Scala/SBT: How to specify a main method/class to run

This is an excerpt from the Scala Cookbook. This is Recipe 18.9, “How to Specify a Main Class to Run with SBT.”

Problem

In a Scala SBT project, you have multiple main methods in objects in your project, and you want to specify which main method should be run when you type sbt run, or specify the main method that should be invoked when your project is packaged as a JAR file.

Solution

If you have multiple main methods in your project and want to specify which main method to run when typing sbt run, add a line like this to your build.sbt file:

// set the main class for 'sbt run'
mainClass in (Compile, run) := Some("com.alvinalexander.Foo")

This class can either contain a main method, or extend the App trait.

To specify the class that will be added to the manifest when your application is packaged as a JAR file, add this line to your build.sbt file:

// set the main class for packaging the main jar
mainClass in (Compile, packageBin) := Some("com.alvinalexander.Foo")

That setting tells SBT to add the following line to the META-INF/MANIFEST.MF file in your JAR when you run sbt package:

Main-Class: com.alvinalexander.Foo

Using run-main

When running your application with SBT, you can also use SBT’s run-main command to specify the class to run. Invoke it like this from your operating system command line:

$ sbt "run-main com.alvinalexander.Foo"
[info] Loading global plugins from /Users/Al/.sbt/plugins
[info] Running com.alvinalexander.Foo 
hello
[success] Total time: 1 s

Invoke it like this from inside the SBT shell:

$ sbt

> run-main com.alvinalexander.Foo
[info] Running com.alvinalexander.Foo 
hello
[success] Total time: 1 s

Discussion

If you have only one main method in an object in your project (or one object that extends the App trait), SBT can automatically determine the location of that main method. In that case, these configuration lines aren’t necessary.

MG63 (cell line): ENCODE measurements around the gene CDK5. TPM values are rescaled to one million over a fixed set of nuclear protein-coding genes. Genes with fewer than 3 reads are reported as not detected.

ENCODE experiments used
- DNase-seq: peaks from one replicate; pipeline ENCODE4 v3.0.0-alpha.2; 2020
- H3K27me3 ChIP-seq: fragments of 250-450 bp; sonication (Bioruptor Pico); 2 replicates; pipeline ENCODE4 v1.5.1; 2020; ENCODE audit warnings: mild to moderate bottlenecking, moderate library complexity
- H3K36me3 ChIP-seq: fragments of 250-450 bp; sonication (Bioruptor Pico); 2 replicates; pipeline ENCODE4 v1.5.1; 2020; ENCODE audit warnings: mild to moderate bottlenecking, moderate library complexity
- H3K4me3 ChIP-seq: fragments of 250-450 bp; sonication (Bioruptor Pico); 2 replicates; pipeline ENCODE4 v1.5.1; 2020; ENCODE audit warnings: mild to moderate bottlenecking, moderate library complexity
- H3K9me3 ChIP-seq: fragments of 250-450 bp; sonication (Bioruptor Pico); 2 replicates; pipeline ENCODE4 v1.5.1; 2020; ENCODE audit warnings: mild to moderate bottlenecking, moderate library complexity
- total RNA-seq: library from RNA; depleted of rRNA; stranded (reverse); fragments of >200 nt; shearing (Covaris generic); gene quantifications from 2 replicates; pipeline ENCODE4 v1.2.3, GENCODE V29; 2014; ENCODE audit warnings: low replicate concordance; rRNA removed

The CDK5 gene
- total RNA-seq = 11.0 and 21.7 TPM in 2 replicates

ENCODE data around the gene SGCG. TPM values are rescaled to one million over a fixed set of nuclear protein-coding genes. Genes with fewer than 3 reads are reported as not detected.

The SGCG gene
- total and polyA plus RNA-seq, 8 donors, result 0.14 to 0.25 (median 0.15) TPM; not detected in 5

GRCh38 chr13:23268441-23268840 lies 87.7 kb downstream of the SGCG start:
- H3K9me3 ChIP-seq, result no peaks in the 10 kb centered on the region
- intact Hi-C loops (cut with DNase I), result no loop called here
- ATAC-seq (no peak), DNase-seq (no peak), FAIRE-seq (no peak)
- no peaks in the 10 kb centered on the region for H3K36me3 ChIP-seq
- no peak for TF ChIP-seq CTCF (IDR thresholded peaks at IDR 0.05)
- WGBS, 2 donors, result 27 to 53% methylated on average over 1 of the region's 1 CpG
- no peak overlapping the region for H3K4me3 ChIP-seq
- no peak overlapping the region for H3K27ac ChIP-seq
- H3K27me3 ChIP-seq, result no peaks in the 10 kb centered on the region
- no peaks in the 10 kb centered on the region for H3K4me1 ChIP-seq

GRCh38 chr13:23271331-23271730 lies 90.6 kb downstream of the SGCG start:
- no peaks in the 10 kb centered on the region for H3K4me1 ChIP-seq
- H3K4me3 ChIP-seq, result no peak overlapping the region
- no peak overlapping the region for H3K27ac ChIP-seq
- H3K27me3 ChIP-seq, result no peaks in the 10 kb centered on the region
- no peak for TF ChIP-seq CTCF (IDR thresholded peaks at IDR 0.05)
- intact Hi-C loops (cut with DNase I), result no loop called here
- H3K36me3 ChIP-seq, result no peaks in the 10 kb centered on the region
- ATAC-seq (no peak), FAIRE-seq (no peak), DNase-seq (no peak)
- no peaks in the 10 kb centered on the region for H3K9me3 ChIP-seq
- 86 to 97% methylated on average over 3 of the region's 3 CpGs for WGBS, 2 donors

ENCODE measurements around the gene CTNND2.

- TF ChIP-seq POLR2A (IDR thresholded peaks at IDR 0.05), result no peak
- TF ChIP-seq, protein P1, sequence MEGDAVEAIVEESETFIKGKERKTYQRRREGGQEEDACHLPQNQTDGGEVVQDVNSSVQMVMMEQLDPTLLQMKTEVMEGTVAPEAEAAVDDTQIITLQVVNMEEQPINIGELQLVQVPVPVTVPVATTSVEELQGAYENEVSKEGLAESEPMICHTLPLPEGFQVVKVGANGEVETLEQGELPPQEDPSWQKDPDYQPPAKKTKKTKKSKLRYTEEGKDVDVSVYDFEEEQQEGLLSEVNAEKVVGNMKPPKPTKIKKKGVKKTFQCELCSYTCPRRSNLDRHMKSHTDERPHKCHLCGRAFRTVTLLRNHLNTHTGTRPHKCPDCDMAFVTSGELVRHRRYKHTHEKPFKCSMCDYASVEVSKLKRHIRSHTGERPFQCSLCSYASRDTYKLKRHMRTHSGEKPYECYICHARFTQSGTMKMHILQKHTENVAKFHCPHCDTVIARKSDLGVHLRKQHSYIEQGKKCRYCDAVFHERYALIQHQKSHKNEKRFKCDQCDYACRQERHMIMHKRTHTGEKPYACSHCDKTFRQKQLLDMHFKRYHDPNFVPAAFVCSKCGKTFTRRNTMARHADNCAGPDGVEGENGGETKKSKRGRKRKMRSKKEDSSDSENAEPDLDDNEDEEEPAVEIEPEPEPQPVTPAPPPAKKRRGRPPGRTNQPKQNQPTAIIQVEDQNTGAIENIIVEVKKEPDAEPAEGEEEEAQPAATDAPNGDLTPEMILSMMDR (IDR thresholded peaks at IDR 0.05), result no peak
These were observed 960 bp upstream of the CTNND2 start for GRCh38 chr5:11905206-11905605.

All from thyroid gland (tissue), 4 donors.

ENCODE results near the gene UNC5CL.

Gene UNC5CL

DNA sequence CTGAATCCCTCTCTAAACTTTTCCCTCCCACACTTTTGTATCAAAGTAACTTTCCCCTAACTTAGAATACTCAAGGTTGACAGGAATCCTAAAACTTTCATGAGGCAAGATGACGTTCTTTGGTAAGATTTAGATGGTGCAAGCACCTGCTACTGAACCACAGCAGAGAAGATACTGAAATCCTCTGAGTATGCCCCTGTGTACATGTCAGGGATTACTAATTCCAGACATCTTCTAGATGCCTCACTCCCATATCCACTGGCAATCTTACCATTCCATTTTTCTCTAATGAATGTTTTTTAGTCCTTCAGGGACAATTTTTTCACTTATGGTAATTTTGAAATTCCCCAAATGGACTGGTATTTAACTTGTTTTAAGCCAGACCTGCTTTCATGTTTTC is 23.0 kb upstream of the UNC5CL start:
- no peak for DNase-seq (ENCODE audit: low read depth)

If you have multiple main methods in your project, and don’t use any of the approaches shown in the Solution, SBT will prompt you with a list of objects it finds that have a main method or extend the App trait when you execute sbt run:

Multiple main classes detected, select one to run:

[1] com.alvinalexander.testproject.Foo
[2] com.alvinalexander.testproject.Bar

The following code shows what a build.sbt file with both of the mainClass settings looks like:

name := "Simple Test Project"

version := "1.0"

scalaVersion := "2.10.0"

// set the main class for packaging the main jar
mainClass in (Compile, packageBin) := Some("com.alvinalexander.testproject.Foo")

// set the main class for the main 'sbt run' task
mainClass in (Compile, run) := Some("com.alvinalexander.testproject.Foo")

... this post is sponsored by my books ...
 

When your sbt mainClass has command-line parameters

When your main class (mainClass) requires command-line parameters, do the initial configuration in the build.sbt file as shown above, and then when you run your main method/class from inside sbt, supply the parameters there:

sbt> run hello world

For instance, the code that generates this website is written in Scala, and my build.sbt mainClass setting looks like this:

mainClass in (Compile, run) := Some("static_drupal.GenAllNodes")

Then when I want to regenerate all of the web pages that have been updated in the last ten days, I use this sbt run command:

sbt> run 10

If you need to use sbt and run a main class that has command line arguments, I hope this example is helpful.

See Also